# Sellmeier Equation Calculator

Created by Dominik Czernia, PhD
Last updated: Jul 01, 2022

Use the Sellmeier equation calculator to estimate the relationship between refractive index and wavelength based on Sellmeier's coefficients. The tool uses the empirical expression, meaning that you should obtain all constants from an experiment or check the Sellmeier coefficients database.

In the following article, we explain the Sellmeier dispersion formula and give some examples of Sellmeiers equations:

1. Sellmeier equation for quartz
2. Sellmeier equation for silicon
3. Sellmeier equation for BBO (Beta-Barium Borate)

Be sure to check the advanced mode of the Sellmeier equation calculator. We allowed you to change the addictive constant $A$ if you would like to use the two-term form of the refractive index Sellmeier equation.

You can find more information about the refractive index in our index of refraction calculator, which provides all the essential knowledge you will probably need.

## Sellmeier equation formula

The Sellmeier equation derivation results from a simple physical model of a damped oscillator. We have a tool dedicated to the damping ratio formula for those interested in knowing more about it. Here, we show two forms of the Sellmeier dispersion formula:

Three-term form

This is one of the most commonly used variants:

$n^2 = 1 + \sum_{i=1}^3 \frac{B_i \lambda^2}{\lambda^2 - C_i}$

where:

• $n$ - Refractive index;
• $\lambda$ - Wavelength of light;
• $B_i$ - Sellmeier "B" dimensionless coefficients that are the oscillator strengths of transition; and
• $C_i$ - Sellmeier "C" coefficients that are the squares of the respective transition energies (as photon wavelengths), usually expressed in $\text{ μm²}$. One of our tools explains how to calculate wavelength from energy.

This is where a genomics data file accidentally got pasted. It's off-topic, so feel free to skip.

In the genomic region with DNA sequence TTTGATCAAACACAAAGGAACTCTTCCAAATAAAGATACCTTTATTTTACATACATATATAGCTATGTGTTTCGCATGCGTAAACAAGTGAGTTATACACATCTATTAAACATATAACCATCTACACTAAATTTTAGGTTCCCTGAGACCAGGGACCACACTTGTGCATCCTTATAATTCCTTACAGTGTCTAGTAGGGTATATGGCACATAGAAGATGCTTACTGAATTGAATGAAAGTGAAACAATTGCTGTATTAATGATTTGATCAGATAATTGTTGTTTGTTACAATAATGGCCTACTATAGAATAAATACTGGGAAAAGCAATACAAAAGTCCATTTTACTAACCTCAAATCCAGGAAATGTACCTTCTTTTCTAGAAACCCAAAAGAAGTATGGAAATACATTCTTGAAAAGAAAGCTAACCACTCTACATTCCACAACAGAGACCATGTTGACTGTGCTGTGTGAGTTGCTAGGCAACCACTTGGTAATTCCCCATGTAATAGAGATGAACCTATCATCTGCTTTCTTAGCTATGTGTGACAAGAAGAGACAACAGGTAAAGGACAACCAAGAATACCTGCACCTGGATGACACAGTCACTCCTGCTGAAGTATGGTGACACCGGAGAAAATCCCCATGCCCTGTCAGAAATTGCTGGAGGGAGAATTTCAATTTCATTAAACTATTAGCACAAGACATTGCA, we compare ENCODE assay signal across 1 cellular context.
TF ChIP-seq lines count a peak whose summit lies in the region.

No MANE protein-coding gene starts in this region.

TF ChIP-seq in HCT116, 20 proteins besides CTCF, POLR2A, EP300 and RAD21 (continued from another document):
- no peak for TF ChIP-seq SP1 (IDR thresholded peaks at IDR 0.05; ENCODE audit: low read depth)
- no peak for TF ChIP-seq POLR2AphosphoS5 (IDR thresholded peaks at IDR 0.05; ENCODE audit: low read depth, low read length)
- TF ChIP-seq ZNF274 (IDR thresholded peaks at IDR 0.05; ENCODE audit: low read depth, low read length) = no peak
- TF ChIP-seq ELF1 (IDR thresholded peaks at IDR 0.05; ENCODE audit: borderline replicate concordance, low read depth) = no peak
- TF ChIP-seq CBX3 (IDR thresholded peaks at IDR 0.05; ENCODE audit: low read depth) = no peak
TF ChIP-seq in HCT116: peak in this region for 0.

🙋 By knowing the experimental or calculated absorption spectrum of a substance, it is possible to predict the refractive index.

Two-term form

In this form, the additional $A$ coefficient is an approximation of the short-wavelength absorption contributions to the refractive index at longer wavelengths.

$n^2 = A + \sum_{i=1}^2 \frac{B_i \lambda^2}{\lambda^2 - C_i}$

The dispersion relation in physics usually describes how energy depends on momentum (or frequency on wavenumber). The is an excellent place to start if you want to understand what this physical quantity means.

## How to use the Sellmeier equation calculator

The Sellmeier equation uses the Kramers-Kronig relationship between optical absorption and refractive index to calculate the wavelength-dependent refractive index based on constants relating to key absorbance. Let's see how to apply the Sellmeier equation for the quartz crystal (SiO2) in our tool:

1. Check the to find needed coefficients.

2. For quartz, the coefficients are equal to:

• $B_1 = 0.6961663$
• $B_2 = 0.4079426$
• $B_3 = 0.8974794$
• $C_1 = 0.00467914826 \text{ μm²}$
• $C_2 = 0.0135120631 \text{ μm²}$
• $C_3 = 97.9340025 \text{ μm²}$
3. Fill in the wavelength of interest, along with Sellmeier coefficients in the corresponding boxes.

4. The Sellmeier equation calculator will show you the refractive index $n$ and its square $n^2$.

5. To use the two-term form Sellmeier equation for refractive index, use the advanced mode available in our calculator.

## Sellmeier equation for silicon

The Sellmeier equation for silicon has the following three-term form:

$n^2 = 1 + \sum_{i=1}^3 \frac{B_i \lambda^2}{\lambda^2 - C_i}$

where the Sellmeier coefficients are equal to:

• $B_1 = 10.6684293$
• $B_2 = 0.0030434748$
• $B_3 = 1.54133408$
• $C_1 = 0.0909121907 \text{ μm²}$
• $C_2 = 1.28766018 \text{ μm²}$
• $C_3 = 1,218,816 \text{ μm²}$

The above values are from the .

## Sellmeier equation for BBO

The Sellmeier equation for BBO is slightly different from the standard Sellmeier equation derivation we talk about above. It has the following two-term form:

$n^2 = A + \frac{B_1 \lambda^2}{\lambda^2 - C_1} - B_2 \lambda^2$

where the Sellmeier coefficients are equal to:

• $A = 2.7405$
• $B_1 = 0.0184$
• $B_2 = 0.0155 \text{ 1/μm²}$
• $C_1 = 0.0179 \text{ μm²}$

The above values are from the .

Dominik Czernia, PhD
Wavelength
μm
B1
B2
B3
C1
μm²
C2
μm²
C3
μm²
Refractive index (n²)
Refractive index (n)
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